If it is a new case or you do not have a docket number (for example, PORDC-FM-2020-123), please write the names of the parties in the subject line (for example, John Smith v. Mary Smith).

STEP 6: Service: Any time you file a document with the court, the party on the other side of your case must get a copy. This is called "service." Here is how you should serve the other side when you are filing a document by email:

Documents filed in cases EXCEPT protection from abuse and harassment cases

If the opposing party has a lawyer

Copy the lawyer on the email to the court. You can get the email address of the lawyer on the lawyer's entry of appearance. You can also call your local court if you cannot find it. 

If the opposing party does NOT have a lawyer 

(1) If the opposing party has agreed to receive documents by email documents by completing and sending you the form, Notice of Electronic Service (CV-ES), you should copy the opposing party on the email to the court.

(2) If the opposing party has NOT agreed to receive documents by email, you must mail a copy of the document to the opposing party.

(3) If the opposing party has a confidential address, you must ask the court to forward a copy of the document to the opposing party. You should ask this in your email to the court.

**PLEASE NOTE: If you mail the document to the other party, the other party will have more time to respond. Please read the Notice of Email Filing and Response Deadline (CR-256 or CV-FM-254) for instructions.

Documents filed in protection from abuse and harassment cases

You have a lawyer, and
Opposing party has a lawyer

Your lawyer should copy the other lawyer on the email to the court

You have a lawyer, but
Opposing party does not have a lawyer

Your lawyer should mail a copy of the filed document to the opposing party.

You do not have a lawyer, but
Opposing party does have a lawyer

You should copy the opposing party's lawyer on the email to the court.

You do not have a lawyer, and
Opposing party does not have a lawyer

You should NOT copy the opposing party on the email, and instead you should ask the court to send a copy of the filed document to the opposing party. You should ask this in your email to the court.

STEP 7: Find the email address of the court

The courts have different email addresses depending on the document you are filing and where you are filing it.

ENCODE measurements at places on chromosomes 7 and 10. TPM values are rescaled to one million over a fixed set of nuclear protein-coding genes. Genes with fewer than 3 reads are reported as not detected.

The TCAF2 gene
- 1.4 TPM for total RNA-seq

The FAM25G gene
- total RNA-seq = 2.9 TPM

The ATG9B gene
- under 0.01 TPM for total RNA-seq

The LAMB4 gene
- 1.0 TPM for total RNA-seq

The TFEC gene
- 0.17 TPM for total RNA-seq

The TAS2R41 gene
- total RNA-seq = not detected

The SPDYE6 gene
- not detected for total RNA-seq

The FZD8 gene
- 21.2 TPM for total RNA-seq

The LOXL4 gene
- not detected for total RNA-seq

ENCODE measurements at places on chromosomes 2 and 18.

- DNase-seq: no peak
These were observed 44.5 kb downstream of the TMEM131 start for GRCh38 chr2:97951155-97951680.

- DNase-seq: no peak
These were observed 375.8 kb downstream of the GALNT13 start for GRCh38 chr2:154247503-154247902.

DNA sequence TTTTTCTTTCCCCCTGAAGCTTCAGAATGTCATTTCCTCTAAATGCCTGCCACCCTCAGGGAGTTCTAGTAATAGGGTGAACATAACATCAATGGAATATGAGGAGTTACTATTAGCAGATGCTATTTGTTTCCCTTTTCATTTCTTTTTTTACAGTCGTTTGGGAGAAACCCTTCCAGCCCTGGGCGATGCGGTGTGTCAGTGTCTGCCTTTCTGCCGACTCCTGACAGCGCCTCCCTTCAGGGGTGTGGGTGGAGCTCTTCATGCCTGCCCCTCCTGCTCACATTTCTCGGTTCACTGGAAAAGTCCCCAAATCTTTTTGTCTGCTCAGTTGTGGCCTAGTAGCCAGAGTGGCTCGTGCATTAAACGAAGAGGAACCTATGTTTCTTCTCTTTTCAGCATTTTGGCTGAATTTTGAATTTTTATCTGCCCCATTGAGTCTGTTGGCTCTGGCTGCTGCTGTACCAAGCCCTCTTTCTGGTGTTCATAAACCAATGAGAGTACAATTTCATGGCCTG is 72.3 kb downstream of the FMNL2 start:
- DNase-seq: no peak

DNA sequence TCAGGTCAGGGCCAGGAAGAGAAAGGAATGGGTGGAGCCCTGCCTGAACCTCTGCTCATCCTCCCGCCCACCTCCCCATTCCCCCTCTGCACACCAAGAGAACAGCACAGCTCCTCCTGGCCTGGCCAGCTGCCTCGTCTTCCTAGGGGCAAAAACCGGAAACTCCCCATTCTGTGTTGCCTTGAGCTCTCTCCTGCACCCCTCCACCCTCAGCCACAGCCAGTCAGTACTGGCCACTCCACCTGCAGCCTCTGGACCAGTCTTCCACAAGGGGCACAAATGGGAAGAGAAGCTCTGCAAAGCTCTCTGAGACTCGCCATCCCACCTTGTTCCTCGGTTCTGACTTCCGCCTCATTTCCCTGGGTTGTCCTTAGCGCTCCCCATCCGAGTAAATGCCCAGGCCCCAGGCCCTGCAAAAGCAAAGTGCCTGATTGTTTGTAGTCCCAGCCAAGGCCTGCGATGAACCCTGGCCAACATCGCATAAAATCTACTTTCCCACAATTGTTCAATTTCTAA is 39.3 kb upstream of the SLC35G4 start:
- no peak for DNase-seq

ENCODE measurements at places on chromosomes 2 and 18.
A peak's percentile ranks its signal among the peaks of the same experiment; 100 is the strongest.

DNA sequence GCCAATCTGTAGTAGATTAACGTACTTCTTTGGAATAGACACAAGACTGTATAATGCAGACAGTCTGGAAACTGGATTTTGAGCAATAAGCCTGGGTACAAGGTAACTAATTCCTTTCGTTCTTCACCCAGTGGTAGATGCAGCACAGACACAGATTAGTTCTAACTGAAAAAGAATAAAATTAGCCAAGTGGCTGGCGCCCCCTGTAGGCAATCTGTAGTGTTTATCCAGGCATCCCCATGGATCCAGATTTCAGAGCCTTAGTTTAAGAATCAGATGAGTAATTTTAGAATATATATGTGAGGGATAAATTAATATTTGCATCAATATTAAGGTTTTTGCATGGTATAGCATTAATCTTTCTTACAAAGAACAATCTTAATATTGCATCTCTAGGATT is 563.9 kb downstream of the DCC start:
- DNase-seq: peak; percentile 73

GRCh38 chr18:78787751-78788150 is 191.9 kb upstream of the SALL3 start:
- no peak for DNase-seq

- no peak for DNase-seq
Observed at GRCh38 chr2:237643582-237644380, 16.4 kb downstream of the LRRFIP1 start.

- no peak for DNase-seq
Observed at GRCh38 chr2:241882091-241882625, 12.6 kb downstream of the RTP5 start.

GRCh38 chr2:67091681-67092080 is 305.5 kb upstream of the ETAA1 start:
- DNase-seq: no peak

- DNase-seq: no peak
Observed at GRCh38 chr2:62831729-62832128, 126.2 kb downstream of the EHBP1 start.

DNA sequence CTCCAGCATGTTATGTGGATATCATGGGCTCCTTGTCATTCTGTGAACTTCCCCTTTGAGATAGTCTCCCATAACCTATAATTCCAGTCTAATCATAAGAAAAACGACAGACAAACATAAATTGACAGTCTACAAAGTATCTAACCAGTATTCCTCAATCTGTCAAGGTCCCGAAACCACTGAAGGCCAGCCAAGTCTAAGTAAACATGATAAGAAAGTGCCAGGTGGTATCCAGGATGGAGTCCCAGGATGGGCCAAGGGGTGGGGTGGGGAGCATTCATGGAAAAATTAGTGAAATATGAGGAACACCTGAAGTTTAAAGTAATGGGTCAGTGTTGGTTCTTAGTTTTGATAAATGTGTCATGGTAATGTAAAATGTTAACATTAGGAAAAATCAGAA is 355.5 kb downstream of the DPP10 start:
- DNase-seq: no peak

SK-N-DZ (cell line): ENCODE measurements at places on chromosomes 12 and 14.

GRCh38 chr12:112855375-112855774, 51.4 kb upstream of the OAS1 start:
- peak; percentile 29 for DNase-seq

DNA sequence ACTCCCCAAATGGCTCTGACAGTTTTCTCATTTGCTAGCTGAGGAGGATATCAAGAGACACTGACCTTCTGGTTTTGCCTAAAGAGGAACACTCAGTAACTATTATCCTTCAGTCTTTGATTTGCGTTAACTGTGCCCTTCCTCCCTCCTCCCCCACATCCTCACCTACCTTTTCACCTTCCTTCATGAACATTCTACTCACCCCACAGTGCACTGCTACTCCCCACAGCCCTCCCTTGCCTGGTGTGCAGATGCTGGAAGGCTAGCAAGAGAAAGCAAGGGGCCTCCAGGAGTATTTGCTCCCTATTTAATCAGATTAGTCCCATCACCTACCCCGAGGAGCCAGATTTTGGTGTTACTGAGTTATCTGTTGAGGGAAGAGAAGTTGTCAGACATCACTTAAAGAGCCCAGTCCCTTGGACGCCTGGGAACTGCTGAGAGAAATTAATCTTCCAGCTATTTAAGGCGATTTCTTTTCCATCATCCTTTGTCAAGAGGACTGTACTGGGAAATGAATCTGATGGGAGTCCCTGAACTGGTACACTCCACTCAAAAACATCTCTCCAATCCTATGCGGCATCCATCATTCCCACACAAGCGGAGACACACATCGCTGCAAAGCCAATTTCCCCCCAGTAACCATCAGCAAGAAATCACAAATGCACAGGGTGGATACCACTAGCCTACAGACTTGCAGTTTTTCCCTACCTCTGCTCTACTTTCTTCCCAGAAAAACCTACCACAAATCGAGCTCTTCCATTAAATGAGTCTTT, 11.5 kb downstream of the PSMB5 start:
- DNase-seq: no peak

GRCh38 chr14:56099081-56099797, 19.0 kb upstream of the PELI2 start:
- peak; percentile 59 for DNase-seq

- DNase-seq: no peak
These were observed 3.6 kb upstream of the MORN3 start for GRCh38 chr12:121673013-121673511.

STEP 8: Send the email

Sending the email to the court is enough to file your document.

Do NOT send a paper original to the court after filing your document by email.

4. When will the court consider my emailed document to be officially "filed," and when will the court look at what I filed?
The filing date will be the business day (12 a.m. to 11:59 p.m.) the document is emailed to the court. If a document is submitted on a Saturday, Sunday, or legal holiday the filing date will be the next business day.

Except as stated below, it may take up to two business days for the court to docket your emailed document. But, even when there is a delay in docketing, the filing date will be the business day  you emailed the document to the court.

  • Complaints for protection from abuse or harassment and motions to extend protection orders will be docketed and reviewed the same day they are submitted by email provided they are filed before 3:00 p.m. on a business day. If they are submitted by email on a weekend, legal holiday, or after 3:00 p.m. on a business day, they will be docketed and reviewed the next business day.

5. If I am filing a complaint for protection from abuse, complaint for protection from harassment, or a motion to extend a protection order, what happens after I file by email? How will I get protection?
Please read the section on protection orders for more information.

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Case Proceedings

1. What case types have been cancelled or postponed?
The COVID-19 Phased Management Plan provides that all case types and jury trials are permitted to be heard under the terms of Phase 5. However, it is expected that most non-family civil matters will not be heard until sometime in 2021. Criminal jury trials will be scheduled as resources permit. The Addendum to the Phased Management Plan specifies what actions will not be scheduled or heard before 2021 and foreclosures, in particular, will not be scheduled or heard before February 28, 2021.

2. Are Medical Malpractice panel proceedings allowed to be conducted?
Medical Malpractice Screening Panels conducted pursuant to 24 M.R.S. § 2851, et seq., may continue subject to conditions and procedures required by panel chairs with the limitations that the panel proceedings will not be conducted in courthouses or on Judicial Branch properties until further order and all deadlines associated with medical malpractice panel proceedings are controlled by PMO-SJC-2.